physician lifestyle magazines. And like the Prescription for Success podcast, Physician Outlook amplifies the voice of any physician who has something to say. It also engages,
patients who still believe in physician-led, team-based care. And Prescription for Success listeners can get three months free when you enter our promo code Rx4Success and select the monthly option at checkout. That’s a really great deal on this stunning publication.

[16:09] And now let’s get back to today’s interview. So here’s a bit of a screwball question for you.
One of the things that really weighs on me when I talk to many of the guests that I have on our X for Success is there is this recurring story of, you know, I got into medicine and,
I’m not for some reason as fulfilled or as happy or as gratified as I thought that I was going to be.

[16:48] I hear a lot of that. In my career trajectory of 44 years, there was the grumbling and the groaning and the complaining, but everybody was always complaining about the same sort of things.
Most of the time, if we were honest, it was relatively trivial.
But it seems to me that people are unhappy in medicine today for reasons that are entirely different.
And I’m not sure if I’m over reading that, but I’m very interested to know if you think that’s true or there’s some barriers and obstacles and landmines that people are stepping on that we didn’t have to deal with during my time in the business.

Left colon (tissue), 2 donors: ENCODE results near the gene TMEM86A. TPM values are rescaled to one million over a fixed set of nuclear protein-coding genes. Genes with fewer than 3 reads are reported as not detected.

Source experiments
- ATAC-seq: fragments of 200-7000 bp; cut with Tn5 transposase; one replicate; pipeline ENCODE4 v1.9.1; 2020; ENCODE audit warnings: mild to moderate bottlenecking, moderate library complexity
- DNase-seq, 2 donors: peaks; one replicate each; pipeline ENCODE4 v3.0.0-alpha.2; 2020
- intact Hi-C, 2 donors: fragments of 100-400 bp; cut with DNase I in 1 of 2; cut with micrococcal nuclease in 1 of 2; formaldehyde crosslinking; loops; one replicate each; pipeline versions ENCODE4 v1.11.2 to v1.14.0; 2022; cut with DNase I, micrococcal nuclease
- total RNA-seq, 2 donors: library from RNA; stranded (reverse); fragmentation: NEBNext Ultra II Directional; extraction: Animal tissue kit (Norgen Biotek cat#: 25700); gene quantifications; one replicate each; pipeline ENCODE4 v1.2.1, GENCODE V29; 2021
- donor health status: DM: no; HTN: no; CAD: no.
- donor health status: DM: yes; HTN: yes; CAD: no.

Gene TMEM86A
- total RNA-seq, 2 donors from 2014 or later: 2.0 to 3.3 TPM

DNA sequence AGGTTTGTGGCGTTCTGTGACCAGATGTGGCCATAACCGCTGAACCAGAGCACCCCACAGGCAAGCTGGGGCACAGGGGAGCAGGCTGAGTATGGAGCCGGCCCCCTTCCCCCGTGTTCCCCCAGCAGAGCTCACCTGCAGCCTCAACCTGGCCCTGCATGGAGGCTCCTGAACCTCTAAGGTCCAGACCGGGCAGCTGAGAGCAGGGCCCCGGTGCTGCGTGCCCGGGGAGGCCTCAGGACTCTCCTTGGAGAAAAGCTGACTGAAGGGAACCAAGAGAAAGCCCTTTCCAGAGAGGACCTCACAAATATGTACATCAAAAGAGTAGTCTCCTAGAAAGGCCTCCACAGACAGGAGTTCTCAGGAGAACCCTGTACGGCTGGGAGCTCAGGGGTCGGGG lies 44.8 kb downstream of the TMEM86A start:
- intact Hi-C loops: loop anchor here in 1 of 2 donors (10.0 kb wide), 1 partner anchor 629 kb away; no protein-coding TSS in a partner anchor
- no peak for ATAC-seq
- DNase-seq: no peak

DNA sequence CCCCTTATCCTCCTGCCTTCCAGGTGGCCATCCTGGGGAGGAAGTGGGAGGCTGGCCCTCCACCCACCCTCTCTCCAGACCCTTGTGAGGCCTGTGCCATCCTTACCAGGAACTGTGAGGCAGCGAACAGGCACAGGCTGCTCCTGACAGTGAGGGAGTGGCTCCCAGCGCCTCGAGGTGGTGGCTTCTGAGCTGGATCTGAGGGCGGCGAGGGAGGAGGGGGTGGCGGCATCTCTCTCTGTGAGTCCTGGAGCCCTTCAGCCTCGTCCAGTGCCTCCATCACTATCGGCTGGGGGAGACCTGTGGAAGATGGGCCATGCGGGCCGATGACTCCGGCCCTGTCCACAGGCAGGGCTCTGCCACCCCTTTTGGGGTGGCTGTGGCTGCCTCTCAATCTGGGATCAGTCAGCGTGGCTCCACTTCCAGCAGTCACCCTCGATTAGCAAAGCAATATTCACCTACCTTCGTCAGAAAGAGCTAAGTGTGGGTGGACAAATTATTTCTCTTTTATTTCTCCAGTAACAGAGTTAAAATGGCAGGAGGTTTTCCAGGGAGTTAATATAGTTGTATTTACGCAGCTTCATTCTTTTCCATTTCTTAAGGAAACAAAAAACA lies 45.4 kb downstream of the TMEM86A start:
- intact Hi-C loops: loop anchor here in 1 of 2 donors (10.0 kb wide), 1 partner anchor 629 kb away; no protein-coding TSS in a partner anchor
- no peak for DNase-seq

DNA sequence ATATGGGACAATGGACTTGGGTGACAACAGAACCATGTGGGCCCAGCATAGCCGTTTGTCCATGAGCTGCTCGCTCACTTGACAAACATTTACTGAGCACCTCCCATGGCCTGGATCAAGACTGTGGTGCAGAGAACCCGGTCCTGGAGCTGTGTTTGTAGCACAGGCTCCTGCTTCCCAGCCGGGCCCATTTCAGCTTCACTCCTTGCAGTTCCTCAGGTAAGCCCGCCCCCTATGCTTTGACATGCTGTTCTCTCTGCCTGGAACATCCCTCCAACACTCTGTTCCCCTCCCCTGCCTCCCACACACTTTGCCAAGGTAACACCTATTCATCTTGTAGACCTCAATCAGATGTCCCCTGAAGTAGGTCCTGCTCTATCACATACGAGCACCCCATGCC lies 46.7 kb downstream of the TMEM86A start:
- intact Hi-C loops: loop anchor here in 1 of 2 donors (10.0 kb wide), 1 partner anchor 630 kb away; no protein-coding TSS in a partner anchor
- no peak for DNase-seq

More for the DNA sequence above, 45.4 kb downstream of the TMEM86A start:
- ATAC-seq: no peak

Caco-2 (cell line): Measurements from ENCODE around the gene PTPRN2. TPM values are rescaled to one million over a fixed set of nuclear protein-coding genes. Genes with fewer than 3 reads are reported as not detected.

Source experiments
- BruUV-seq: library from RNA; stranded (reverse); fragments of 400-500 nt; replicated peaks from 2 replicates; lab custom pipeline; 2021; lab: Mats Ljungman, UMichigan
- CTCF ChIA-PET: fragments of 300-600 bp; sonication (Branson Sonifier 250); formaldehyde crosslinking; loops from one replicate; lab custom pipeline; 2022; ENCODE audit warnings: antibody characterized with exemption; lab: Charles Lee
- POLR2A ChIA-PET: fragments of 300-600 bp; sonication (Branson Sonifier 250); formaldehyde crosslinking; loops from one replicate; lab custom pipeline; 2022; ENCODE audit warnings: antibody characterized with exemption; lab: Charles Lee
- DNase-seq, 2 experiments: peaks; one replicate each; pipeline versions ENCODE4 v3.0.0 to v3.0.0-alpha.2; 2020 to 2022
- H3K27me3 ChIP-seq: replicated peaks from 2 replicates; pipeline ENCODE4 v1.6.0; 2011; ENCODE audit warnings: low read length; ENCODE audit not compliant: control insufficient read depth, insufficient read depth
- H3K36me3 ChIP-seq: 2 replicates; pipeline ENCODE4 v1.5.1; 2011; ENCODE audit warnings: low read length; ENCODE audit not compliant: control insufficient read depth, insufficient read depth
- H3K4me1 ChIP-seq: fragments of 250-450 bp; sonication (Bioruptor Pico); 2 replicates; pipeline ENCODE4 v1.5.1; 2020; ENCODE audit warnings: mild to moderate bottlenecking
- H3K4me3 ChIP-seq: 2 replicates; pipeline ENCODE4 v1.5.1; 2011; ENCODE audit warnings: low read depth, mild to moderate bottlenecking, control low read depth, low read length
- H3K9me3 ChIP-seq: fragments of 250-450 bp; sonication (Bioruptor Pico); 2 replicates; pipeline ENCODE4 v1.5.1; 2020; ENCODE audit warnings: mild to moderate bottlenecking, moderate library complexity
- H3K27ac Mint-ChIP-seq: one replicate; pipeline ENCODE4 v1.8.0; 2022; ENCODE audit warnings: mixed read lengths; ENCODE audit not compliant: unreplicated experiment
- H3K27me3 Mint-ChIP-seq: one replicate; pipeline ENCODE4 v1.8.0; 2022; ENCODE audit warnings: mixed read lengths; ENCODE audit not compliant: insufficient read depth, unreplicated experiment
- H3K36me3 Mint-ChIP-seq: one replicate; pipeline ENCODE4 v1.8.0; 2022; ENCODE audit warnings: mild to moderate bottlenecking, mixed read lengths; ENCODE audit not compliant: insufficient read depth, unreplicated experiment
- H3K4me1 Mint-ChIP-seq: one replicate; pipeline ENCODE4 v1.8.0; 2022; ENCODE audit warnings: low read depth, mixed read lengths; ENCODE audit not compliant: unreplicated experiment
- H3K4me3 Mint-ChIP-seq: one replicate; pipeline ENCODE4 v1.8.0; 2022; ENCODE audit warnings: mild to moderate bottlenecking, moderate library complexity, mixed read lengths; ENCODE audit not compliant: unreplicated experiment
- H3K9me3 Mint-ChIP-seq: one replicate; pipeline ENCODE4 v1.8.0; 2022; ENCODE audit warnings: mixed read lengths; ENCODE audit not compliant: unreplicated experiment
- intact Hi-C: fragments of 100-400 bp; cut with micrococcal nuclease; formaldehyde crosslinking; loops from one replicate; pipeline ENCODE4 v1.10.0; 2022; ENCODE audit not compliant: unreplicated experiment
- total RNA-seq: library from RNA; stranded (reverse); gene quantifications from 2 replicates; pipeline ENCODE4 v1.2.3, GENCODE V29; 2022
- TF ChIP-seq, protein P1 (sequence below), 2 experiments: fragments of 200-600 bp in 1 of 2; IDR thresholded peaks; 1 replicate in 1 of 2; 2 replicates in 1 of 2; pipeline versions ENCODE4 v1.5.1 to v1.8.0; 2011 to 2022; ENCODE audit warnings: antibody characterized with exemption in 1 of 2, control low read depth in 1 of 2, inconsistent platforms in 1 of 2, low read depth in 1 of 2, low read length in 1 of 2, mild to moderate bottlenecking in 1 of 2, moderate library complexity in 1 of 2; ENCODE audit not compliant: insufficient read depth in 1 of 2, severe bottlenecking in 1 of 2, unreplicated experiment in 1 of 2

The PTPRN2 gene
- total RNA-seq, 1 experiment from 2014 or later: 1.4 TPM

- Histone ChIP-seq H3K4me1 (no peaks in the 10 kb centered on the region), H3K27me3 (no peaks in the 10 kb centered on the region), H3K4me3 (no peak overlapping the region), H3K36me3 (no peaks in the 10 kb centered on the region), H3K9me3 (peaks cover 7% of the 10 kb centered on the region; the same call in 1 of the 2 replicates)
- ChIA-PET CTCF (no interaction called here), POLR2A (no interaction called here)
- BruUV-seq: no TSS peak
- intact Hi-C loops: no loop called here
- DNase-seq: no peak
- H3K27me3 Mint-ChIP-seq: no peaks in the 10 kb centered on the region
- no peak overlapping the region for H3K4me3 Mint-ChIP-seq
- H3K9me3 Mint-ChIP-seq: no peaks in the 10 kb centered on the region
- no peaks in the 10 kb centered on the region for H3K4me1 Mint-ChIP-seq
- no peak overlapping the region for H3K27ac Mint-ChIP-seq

Absolutely. So there’s a lot of different ways to think about this.
I’ll go ahead and say the burnout word because it is something that we’re seeing more of but you know I think you said in a in a podcast that you know episode one when you’d recorded yourself.

[17:51] You know burnout was certainly has always been present, but it wasn’t something that we talked it wasn’t it wasn’t like common You know household language You know there’s always somebody that got burnt out.

[18:03] But now it is a real real challenge is real prevalent And so we know that it’s there, we know what some of the components are that make that happen, and that we could do a whole episode on that.
But I will just say that the shifts and changes over the, especially the last 25 to 30 years, have, you know, there’s a real difference between when you and I trained, and you trained before I did,
but when we trained, the training prepared us to.

[18:36] It was all about how do you diagnose and how do you treat?
And yeah, you have to do some charting along the way, but for the most part, it was just make the diagnosis and just come up with the right treatment and then just do it, just do that.
There are a whole lot of layers that have been added on over the last 20 to 25, 30 years that get between me just doing the diagnosis and the treatment.